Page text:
Hard Leather has its musky side to be sure, but it’s primarily woody, sweet, rich, spicy, ambered, and incredibly sensual. From the first sniff, I could instantly tell that there was oud from Laos in it, with its own very unique, aged character, but what I liked about this version of it is that it didn’t smell fecal like so many fragrances that use that particular Laotian wood. Even better, there is none of that revolting Gorgonzola or cheese undertone that very aged Laotian oud can sometimes have. Soon after the agarwood announces itself, there is a burst of pungent civet which quickly calms down (in less than ten minutes), and melts into the rich, well-blended, richly burnished whole.

In essence, Hard Leather smells like your boyfriend’s leather jacket, lightly mixed with his musky scent, along with deep, almost honeyed, slightly smoky oud, and a vague tinge of floral sweetness, atop a base of ambered warmth. At times, it seemed to share some kinship with Serge Lutens Cuir Mauresque, which is one of my absolute favorite Lutens fragrances, but there are clear differences in smell. Even apart from the oud, Hard Leather has a little more edge at first, and is significantly more woody. It also seems to have a different (and much smaller) floral vein running through it. I can’t remember the rest of the notes that Laurent later told me about, but, if memory serves me correctly, there is iris absolute in Hard Leather as well. [UPDATE 10/17/13 – I have the official press release for Hard Leather with its sleek graphics and the full list of notes in the perfume.]

I also can’t recall the name of the perfumer with whom Laurent worked, but I laughed at his description of the process whereby he kept telling the nose to put in “more. More, more, more!” Not only is such a comment completely in keeping with Mr. Mazzone’s character, intensity and passion, but the perfume really has deep richness. I was so crazy about Hard Leather that Mr. Mazzone sent his friend up to their rooms to get his own small decant to give me as a gift, which resulted in a further exuberant outburst that undoubtedly horrified the Hotel Costes’ snobs, but too bad. This is such a fantastic perfume! I will do a review closer to the perfume’s launch date, but I’m telling guys, in particular, and women who like masculine, woody or leather scents: you need to check this one out.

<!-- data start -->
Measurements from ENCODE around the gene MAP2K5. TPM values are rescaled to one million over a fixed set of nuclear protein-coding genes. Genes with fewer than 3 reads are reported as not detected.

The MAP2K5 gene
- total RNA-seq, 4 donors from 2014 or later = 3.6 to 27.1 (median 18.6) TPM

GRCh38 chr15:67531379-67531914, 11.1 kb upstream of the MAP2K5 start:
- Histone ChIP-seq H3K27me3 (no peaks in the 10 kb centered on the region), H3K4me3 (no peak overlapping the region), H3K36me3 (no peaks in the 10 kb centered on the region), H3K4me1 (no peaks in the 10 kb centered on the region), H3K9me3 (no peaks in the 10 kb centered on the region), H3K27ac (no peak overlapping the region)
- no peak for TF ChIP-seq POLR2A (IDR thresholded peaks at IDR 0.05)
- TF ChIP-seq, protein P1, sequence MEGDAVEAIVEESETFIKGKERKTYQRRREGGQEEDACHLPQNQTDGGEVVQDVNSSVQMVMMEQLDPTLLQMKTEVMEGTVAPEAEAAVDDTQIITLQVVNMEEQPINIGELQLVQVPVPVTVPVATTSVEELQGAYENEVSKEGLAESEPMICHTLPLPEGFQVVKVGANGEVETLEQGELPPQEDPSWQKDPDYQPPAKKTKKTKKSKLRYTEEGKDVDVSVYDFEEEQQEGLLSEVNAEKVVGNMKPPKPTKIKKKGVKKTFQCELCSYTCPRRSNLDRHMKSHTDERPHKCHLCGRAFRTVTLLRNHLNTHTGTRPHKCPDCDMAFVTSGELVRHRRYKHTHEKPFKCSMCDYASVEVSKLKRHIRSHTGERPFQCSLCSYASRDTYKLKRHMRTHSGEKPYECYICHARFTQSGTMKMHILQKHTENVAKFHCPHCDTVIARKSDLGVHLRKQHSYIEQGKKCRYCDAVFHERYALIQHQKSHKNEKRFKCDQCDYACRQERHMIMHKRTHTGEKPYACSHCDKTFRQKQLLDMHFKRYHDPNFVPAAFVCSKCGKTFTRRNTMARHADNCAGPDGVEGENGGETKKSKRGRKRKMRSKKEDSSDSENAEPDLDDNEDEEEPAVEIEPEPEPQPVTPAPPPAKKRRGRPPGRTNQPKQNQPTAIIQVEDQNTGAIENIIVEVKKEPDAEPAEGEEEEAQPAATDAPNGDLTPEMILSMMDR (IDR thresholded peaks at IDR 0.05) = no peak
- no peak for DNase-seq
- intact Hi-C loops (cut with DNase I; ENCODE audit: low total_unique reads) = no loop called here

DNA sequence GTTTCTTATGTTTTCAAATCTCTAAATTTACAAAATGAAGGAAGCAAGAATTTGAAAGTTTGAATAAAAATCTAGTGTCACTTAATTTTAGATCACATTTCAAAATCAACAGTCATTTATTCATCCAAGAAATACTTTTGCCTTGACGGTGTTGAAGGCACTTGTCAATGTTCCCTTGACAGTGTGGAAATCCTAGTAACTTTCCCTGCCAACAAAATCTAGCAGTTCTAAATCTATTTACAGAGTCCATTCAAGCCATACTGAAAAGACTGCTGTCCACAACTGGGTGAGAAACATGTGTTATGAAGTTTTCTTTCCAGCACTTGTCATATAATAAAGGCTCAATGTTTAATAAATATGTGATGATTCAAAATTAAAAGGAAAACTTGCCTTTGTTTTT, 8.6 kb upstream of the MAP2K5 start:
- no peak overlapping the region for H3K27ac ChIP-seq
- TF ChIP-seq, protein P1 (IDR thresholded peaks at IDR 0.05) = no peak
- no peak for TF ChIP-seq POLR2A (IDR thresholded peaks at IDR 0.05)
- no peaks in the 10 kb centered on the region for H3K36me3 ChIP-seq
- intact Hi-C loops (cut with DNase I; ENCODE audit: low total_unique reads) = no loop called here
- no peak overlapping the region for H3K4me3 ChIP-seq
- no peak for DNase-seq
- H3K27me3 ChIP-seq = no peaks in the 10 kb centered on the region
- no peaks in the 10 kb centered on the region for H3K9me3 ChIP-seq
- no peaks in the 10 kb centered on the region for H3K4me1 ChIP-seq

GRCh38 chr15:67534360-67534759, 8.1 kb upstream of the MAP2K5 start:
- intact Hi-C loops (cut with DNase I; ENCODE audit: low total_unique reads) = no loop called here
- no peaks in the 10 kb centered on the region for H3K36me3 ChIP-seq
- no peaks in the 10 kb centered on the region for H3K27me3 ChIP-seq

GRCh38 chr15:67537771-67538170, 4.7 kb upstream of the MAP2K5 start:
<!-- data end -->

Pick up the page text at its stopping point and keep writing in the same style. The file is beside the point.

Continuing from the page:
Source: Silkcosmetics.nl

Some, but not all, of the LM Parfums line. Source: Silkcosmetics.nl

What I love about LM Parfums is that they are luxurious, sensuous, full-bodied, and rich. Hard Leather, unlike most of the perfumes from the line, is an extrait de parfum (only three of the current LM Parfums have that concentration), and clocks in at 20% perfume oil. All the perfumes, however, have an opulence that really harkens back to the golden age of perfumery. They’re not fuddy-duddy, old or dated in smell, but Laurent is clearly driven by his love for the classic perfume greats. These fragrances all feel like actual, serious perfumes — they proclaim their richness and luxurious nature without hesitation, announce their presence, and feel no shame over the fact that they are both perfume and French in nature.

Yet, the thing I found with Sensual Orchid and Hard Leather is that their richness contrasts with a surprising airiness in feel. These are not opaque, thick perfumes by any means! Based on what I’ve tested thus far from the line, even the sillage drops after about 2-3 hours to hover somewhat discretely just an inch or so above the skin. The perfumes are potent when smelled up close and linger, but they aren’t battleships of heaviness with nuclear projection that trails you for hours. (In all honestly, I wish they were like that, but I realise that my personal tastes are not the modern style, and that ’80s-style powerhouses are rarely made today.) Still, LM Parfums are all very French in feel or spirit. Mr. Mazzone mentioned a number of the perfume legends, like Guerlain’s Mitsouko, for example, and how he wants his perfumes to reflect the same sort of sophisticated complexity with layers of nuance.